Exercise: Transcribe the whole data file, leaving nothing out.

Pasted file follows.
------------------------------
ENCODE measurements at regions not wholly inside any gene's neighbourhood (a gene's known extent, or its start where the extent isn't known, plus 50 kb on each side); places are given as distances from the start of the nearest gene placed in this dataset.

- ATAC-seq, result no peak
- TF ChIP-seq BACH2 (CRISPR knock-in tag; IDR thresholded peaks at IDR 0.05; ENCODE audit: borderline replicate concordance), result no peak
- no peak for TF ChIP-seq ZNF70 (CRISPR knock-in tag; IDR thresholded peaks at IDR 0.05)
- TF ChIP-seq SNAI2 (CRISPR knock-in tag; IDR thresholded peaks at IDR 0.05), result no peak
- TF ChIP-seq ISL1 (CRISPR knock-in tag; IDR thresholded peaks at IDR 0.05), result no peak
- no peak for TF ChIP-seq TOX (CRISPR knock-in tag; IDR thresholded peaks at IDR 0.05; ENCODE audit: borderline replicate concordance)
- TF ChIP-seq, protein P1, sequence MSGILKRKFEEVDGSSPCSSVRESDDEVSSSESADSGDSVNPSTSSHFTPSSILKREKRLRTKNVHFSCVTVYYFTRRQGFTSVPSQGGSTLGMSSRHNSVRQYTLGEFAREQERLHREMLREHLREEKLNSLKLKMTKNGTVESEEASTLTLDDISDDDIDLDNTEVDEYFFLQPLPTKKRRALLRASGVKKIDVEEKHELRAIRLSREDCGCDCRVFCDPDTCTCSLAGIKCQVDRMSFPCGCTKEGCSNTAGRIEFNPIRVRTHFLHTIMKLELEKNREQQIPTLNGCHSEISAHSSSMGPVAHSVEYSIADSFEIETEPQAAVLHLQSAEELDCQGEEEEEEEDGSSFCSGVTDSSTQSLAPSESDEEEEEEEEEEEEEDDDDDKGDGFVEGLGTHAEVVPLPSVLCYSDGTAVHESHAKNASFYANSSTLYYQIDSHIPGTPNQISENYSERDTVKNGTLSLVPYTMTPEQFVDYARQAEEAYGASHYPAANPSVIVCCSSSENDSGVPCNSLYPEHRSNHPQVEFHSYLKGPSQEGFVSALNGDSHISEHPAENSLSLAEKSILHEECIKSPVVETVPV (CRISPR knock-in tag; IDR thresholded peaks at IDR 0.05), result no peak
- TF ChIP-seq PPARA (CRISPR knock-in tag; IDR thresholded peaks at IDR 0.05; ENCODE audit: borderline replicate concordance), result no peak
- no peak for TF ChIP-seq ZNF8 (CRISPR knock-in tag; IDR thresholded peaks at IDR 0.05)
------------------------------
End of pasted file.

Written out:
ENCODE measurements at regions not wholly inside any gene's neighbourhood (a gene's known extent, or its start where the extent isn't known, plus 50 kb on each side); places are given as distances from the start of the nearest gene placed in this dataset.

- ATAC-seq, result no peak
- TF ChIP-seq BACH2 (CRISPR knock-in tag; IDR thresholded peaks at IDR 0.05; ENCODE audit: borderline replicate concordance), result no peak
- no peak for TF ChIP-seq ZNF70 (CRISPR knock-in tag; IDR thresholded peaks at IDR 0.05)
- TF ChIP-seq SNAI2 (CRISPR knock-in tag; IDR thresholded peaks at IDR 0.05), result no peak
- TF ChIP-seq ISL1 (CRISPR knock-in tag; IDR thresholded peaks at IDR 0.05), result no peak
- no peak for TF ChIP-seq TOX (CRISPR knock-in tag; IDR thresholded peaks at IDR 0.05; ENCODE audit: borderline replicate concordance)
- TF ChIP-seq, protein P1, sequence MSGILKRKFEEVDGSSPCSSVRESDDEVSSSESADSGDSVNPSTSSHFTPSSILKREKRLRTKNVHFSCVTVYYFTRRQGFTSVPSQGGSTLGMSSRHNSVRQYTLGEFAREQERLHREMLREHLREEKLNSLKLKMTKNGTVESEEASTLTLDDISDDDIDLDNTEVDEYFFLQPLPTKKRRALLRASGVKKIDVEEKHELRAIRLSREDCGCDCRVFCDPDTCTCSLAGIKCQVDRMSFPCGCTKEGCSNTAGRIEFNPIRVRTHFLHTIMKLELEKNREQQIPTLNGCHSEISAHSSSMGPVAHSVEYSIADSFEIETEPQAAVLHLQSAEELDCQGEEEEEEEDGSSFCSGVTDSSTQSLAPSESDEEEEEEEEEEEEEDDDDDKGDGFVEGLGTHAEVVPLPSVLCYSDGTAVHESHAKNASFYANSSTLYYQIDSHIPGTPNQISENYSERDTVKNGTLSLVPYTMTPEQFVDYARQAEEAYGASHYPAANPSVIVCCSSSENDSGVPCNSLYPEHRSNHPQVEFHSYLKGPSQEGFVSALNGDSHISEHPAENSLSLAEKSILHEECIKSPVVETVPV (CRISPR knock-in tag; IDR thresholded peaks at IDR 0.05), result no peak
- TF ChIP-seq PPARA (CRISPR knock-in tag; IDR thresholded peaks at IDR 0.05; ENCODE audit: borderline replicate concordance), result no peak
- no peak for TF ChIP-seq ZNF8 (CRISPR knock-in tag; IDR thresholded peaks at IDR 0.05)